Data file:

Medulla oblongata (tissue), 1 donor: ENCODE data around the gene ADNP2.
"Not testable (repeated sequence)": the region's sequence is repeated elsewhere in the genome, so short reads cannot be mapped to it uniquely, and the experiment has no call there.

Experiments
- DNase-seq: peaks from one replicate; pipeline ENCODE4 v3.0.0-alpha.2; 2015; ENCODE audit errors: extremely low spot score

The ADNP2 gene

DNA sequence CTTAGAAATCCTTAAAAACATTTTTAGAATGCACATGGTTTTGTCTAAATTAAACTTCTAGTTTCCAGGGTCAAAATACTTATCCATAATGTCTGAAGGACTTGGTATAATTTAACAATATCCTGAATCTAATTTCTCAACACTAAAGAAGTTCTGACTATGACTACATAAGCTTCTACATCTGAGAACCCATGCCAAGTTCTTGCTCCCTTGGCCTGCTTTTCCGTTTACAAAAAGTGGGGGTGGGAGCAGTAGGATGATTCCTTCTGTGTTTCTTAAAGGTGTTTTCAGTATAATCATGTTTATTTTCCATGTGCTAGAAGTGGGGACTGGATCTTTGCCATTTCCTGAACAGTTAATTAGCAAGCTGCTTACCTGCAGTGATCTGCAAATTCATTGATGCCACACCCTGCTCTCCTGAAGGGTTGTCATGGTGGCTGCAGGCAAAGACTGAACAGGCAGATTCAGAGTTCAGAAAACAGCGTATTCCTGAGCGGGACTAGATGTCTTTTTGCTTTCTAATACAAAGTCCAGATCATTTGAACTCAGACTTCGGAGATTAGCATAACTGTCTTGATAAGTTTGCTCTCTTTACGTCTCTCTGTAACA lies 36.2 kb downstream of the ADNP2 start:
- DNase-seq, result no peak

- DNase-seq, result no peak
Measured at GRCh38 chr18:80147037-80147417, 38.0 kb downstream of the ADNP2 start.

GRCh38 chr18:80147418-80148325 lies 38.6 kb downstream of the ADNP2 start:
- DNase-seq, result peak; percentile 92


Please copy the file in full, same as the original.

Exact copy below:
Medulla oblongata (tissue), 1 donor: ENCODE data around the gene ADNP2.
"Not testable (repeated sequence)": the region's sequence is repeated elsewhere in the genome, so short reads cannot be mapped to it uniquely, and the experiment has no call there.

Experiments
- DNase-seq: peaks from one replicate; pipeline ENCODE4 v3.0.0-alpha.2; 2015; ENCODE audit errors: extremely low spot score

The ADNP2 gene

DNA sequence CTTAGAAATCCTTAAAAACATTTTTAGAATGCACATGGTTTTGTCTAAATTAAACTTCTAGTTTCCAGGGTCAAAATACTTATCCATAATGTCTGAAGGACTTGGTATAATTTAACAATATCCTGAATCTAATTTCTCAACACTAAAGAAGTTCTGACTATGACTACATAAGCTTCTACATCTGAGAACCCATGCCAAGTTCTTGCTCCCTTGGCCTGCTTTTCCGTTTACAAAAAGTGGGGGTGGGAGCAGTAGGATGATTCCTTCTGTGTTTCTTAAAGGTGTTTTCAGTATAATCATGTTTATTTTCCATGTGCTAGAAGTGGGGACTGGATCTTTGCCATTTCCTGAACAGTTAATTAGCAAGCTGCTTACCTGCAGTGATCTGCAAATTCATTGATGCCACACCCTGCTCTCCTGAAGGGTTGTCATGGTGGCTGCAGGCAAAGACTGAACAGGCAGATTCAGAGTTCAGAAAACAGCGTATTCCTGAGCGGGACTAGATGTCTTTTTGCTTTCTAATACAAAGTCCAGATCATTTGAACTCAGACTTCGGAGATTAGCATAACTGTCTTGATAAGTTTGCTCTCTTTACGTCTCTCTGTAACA lies 36.2 kb downstream of the ADNP2 start:
- DNase-seq, result no peak

- DNase-seq, result no peak
Measured at GRCh38 chr18:80147037-80147417, 38.0 kb downstream of the ADNP2 start.

GRCh38 chr18:80147418-80148325 lies 38.6 kb downstream of the ADNP2 start:
- DNase-seq, result peak; percentile 92